The Ministry of Forests and Range is primarily concerned with the transfer of private land to reserve status and the impact for access to range and forest resources. Once transferred, addition of the lands to reserve status is under Federal authority and the Ministry loses any rights-of-way, non-gazetted roads, structure or buildings that are not identified.

Specifically, they advise that the primary access to the Whiteman Creek, Naswhito and Bouleau FSR's is via Beau Park and Whiteman Creek Roads which are identified as passing through the proposed area. They recommend that clearances be created for these roads to ensure unfettered public and industrial access to the Forest Road systems. Access to these roads is critical to Ministry tenure holders (timber and range) as well as for fire control.

The Ministry of Transportation and Infrastructure advises that they have no objection subject to the road right-of-ways for Beau Park Road, Gates Road, Bouleau Lake Road, and Whiteman Creek Road being protected and excluded from the proposed addition to I.R. NO.1.

The Ministry of Agriculture and Lands advises that it is their understanding that the small segments of lands that are currently within the ALR will remain in the ALR after being added to the Reserve. Therefore their interests are unaffected by the proposal.

The Agricultural Land Commission notes that portions of the lands identified on the detailed map appended to the application are situated within the ALR. The Commission also wishes to advise that portions of the subject lands formed part of an application in 1980 (Beaupark Ranch Ltd.) to subdivide six large parcels into 28 parcels. The Commission believed that the subdivision proposal would represent an intrusion of small parcels into a ranching area leading to the reduction of the overall long-term agricultural potential of the lands under application. The Commission refused the application.

Westbank First Nation advises that the subject lands and resources fall within Westbank First Nation's traditional territory. WFN fully supports the acquisition of the lands in order that they are added to Okanagan Indian Reserve NO.1.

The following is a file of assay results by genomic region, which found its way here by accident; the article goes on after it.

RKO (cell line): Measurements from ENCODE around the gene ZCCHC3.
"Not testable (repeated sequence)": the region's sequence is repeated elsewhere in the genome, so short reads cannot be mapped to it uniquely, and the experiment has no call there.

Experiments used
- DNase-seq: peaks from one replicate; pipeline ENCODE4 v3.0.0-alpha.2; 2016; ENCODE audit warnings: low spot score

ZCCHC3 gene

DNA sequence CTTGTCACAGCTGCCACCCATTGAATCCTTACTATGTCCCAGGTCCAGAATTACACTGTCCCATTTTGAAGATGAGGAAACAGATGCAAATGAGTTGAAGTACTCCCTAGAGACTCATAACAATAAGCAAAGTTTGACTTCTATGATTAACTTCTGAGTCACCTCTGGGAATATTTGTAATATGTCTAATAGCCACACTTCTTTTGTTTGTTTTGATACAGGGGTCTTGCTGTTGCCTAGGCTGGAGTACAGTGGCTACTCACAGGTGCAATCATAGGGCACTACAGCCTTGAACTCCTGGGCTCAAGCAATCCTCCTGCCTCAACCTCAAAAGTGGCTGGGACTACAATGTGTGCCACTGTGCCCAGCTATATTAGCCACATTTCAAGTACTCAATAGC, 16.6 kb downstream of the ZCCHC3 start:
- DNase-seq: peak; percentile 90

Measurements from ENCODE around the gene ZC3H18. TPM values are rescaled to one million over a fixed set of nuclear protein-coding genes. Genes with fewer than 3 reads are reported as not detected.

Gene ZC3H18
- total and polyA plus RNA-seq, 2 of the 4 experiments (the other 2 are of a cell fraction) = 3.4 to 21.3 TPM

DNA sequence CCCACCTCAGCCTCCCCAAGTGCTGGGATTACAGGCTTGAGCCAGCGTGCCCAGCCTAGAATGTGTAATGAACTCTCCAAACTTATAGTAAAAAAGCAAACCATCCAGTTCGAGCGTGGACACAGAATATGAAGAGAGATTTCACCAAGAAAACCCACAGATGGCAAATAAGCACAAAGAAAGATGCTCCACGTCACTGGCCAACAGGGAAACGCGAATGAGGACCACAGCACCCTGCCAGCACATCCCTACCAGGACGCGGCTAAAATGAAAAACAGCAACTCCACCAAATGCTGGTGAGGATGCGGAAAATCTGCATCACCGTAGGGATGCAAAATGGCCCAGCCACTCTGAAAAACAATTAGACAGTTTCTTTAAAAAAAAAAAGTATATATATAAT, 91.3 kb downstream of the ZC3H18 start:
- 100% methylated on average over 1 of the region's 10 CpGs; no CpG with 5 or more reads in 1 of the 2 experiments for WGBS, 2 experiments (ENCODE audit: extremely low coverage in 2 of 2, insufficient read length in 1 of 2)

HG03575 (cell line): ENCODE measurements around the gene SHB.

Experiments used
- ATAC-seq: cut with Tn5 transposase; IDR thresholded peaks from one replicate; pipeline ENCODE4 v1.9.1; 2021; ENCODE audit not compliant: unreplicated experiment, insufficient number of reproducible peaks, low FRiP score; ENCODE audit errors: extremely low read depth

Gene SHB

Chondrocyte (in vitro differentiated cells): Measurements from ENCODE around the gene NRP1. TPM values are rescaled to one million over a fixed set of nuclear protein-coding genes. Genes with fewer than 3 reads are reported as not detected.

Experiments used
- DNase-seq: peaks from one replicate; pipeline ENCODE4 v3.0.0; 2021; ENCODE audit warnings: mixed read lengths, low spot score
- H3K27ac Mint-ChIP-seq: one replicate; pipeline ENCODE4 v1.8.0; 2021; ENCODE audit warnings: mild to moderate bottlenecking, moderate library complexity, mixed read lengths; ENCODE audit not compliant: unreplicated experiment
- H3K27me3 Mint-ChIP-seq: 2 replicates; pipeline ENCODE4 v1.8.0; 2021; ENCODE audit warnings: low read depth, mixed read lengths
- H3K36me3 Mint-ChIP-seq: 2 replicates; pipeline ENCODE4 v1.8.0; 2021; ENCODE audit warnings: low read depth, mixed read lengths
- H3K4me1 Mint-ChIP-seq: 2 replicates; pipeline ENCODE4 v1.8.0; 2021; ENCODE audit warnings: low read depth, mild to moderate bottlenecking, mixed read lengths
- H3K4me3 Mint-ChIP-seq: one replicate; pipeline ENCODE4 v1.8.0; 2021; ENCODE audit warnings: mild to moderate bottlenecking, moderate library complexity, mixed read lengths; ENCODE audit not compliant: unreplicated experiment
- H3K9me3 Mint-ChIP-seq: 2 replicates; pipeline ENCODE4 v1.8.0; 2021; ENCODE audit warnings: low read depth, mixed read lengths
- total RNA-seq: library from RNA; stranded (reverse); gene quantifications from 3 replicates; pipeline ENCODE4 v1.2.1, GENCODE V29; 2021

Don't forget to click link above for all 8 pages

June 22, 2009 Regional District of Central Okanagan Regular Board Meeting Minutes

*NOTE* This is only a snippett, please click link for entire 8 pages

Agenda No: 6.5
Mtg. Date: June 22, 2009

DEVELOPMENT & ENVIRONMENTAL SERVICES DEPT REPORT For the Regional Board June 22nd, 2009

TO: Chair & Members of the Regional Board
FROM: Ron Fralick, Planner 1
DATE: June 15, 2009
SUBJECT: Indian and Northern Affairs Canada referral to consider addition of lands to Okanagan Indian Reserve (I.R.) No.1 (Our File: 0400-60)

LOCATION: The four (4) parcels within the Central Okanagan West Electoral Area of the Regional District of Central Okanagan are located northwest of Westshore Estates.

LEGAL: Within RDCO; Lot 3, DL's 913, 3788, & 3912, ODYD, Plan 33458, except Plan H18677; Lot 12, DL's 3788 & 4068, ODYD, Plan 33459; Lot 5, DL's 3788, 4067, & 4068, ODYD, Plan 33459; and Lot 2, DL's 4067 & 4068, ODYD, Plan 33459

RECOMMENDATION:
THAT the Board of Directors of the Regional District of Central Okanagan advises Indian and Northern Affairs Canada of the following issues and concerns related to the addition of the subject lands to I.R. No.1;

click link above to read more of these minutes

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Located on Local Westside Road Bulletin Boards

Information regarding Okanagan Indian Band Road Use Permit for users of Westside Road on reserve land

The Province has been using roads running through our reserves without proper authority and without proper compensation for far too long.

http://www.okib.ca/senklip/march_2005.pdf

I heard from a local that the Province sent out letters to local residents telling them that they didn't need to pay this fee that the OKIB wants to charge regular users of Westside Road.  Does anyone have a copy of that letter ... so we can post it here for all to see?